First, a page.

Fourth edition Dungeons and Dragons has generated a lot of controversy. Some people love, some hate it, and some go so far as to claim it's not really D&D. I have no real opinion about the game for the most part. From what I can tell, it's a good game for what it does, but that's not the kind of thing that I like. However, I haven't played it that much, so my opinions on it are not strong.
One thing, however, bothers the shit out of me about D&D 4E: Wizards seems to have done little (or bad) playtesting. Quite a few things about the original game didn't work very well, and had to be corrected. The most extreme example I can think of is skill challenges. Literally within a month or so of the first 4E books coming out, Wizards issued a set of errata that quite dramatically changed skill challenges. Given that Wizards is by far the biggest RPG company, and they had ample time to playtest it, this is inexcusable. They should've known that skill challenges as written in the original Dungeon Master's Guide didn't work. It seems like they just decided that they would have the players who paid for the game playtest it.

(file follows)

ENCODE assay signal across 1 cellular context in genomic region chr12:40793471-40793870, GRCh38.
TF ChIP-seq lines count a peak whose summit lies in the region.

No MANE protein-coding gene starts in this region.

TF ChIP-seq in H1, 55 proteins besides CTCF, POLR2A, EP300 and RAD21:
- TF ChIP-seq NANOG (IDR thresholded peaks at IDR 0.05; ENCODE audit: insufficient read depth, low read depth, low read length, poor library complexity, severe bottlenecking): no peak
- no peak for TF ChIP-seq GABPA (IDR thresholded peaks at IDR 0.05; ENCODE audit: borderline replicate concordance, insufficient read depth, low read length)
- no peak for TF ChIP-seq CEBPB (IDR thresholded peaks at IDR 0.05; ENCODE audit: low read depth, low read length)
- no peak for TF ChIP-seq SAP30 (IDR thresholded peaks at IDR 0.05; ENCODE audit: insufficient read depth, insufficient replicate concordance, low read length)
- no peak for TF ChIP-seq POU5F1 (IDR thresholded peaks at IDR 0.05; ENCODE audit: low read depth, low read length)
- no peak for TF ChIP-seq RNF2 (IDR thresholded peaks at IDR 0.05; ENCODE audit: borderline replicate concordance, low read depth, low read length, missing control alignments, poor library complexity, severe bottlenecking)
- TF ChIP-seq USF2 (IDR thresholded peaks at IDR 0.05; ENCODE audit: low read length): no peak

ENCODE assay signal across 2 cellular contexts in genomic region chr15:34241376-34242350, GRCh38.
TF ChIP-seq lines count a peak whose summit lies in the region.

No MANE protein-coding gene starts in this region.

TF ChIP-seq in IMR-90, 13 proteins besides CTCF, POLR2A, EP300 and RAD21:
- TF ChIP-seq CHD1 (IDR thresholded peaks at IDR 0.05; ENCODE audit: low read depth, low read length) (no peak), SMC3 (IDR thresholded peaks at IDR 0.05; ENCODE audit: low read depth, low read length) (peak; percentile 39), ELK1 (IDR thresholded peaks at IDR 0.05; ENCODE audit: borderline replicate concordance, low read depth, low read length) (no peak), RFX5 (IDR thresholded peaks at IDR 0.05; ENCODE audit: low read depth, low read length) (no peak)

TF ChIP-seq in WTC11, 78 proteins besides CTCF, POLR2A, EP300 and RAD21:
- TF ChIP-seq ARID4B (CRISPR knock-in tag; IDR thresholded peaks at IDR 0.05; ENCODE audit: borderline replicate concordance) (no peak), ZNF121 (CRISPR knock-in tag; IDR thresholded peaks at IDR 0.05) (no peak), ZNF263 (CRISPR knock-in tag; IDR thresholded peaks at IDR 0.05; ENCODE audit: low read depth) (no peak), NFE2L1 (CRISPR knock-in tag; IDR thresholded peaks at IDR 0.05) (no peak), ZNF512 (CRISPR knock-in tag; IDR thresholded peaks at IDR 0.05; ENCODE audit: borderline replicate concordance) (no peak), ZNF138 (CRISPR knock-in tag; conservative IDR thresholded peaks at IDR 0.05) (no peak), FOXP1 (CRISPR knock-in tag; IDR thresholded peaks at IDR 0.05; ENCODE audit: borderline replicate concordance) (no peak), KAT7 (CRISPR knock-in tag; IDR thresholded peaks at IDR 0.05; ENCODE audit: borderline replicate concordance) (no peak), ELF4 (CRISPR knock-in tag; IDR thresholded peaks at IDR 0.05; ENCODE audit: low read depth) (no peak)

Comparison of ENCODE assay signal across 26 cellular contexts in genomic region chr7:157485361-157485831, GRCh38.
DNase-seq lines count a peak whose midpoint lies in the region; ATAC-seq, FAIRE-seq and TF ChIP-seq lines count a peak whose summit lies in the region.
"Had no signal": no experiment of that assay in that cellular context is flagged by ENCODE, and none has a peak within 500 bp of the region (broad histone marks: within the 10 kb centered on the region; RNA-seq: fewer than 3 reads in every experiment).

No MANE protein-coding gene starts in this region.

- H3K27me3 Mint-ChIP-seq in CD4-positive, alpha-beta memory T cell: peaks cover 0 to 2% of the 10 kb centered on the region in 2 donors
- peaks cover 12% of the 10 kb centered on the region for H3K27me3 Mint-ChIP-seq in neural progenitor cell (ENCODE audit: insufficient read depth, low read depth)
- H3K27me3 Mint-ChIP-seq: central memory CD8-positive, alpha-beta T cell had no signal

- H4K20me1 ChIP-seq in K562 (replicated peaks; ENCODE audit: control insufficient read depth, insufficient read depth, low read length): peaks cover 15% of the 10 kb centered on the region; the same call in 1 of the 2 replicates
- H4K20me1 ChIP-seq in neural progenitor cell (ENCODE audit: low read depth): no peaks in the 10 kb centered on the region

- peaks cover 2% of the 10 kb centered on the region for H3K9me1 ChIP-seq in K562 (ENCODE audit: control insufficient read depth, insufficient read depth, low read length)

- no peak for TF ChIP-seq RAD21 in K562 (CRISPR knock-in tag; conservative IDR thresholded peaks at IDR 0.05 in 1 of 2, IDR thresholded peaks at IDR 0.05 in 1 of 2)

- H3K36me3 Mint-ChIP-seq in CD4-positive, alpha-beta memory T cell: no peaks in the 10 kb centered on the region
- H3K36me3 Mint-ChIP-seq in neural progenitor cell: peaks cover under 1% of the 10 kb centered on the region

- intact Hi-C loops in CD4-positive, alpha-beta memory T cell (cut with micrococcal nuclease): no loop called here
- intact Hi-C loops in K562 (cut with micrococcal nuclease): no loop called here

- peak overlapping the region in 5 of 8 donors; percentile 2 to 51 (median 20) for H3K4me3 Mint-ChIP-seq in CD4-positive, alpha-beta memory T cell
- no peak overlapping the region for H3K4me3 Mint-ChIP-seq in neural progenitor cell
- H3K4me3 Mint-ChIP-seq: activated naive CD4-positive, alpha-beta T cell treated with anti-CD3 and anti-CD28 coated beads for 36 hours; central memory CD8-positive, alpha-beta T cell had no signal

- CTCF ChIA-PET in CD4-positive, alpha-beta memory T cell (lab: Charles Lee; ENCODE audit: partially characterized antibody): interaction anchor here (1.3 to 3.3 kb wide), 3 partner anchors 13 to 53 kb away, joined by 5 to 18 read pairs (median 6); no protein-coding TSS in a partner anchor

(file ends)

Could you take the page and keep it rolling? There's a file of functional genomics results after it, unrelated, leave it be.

There are other examples as well. I've heard from a number of gaming podcasts and blogs that several classes have been rather significantly rejiggered because they didn't really work that well when they came out. And other people have said that basically the design team didn't seem to really understand class design until at least Players' Handbook II, almost a year after the original release of the game.
These problems all could have been discovered with adequate playtesting. I wonder, though, if Wizards did some of this on purpose. The big money maker for 4E isn't the books, it's the subscription the the online service Dungeons & Dragons Insider (DDI). One of the key benefits of a DDI subscription is that it has all the game rules available online--and they're updated regularly. This makes me wonder if the whole business plan is to sell people something that wasn't carefully playtested on purpose so they could make more money on the subscription with the correct rules. If that's true, then that's just scummy. And it shows that the design goals of 4E weren't about making a good game, but about making money.
I don't know if Wizards is that sinister; in general, I think you shouldn't attribute something to malevolence that could be the result of incompetence. At the very least, though, the original publication of D&D is flawed, by Wizards' own admission, and you have to keep paying them to get the corrected version. That's not something I want to be a part of.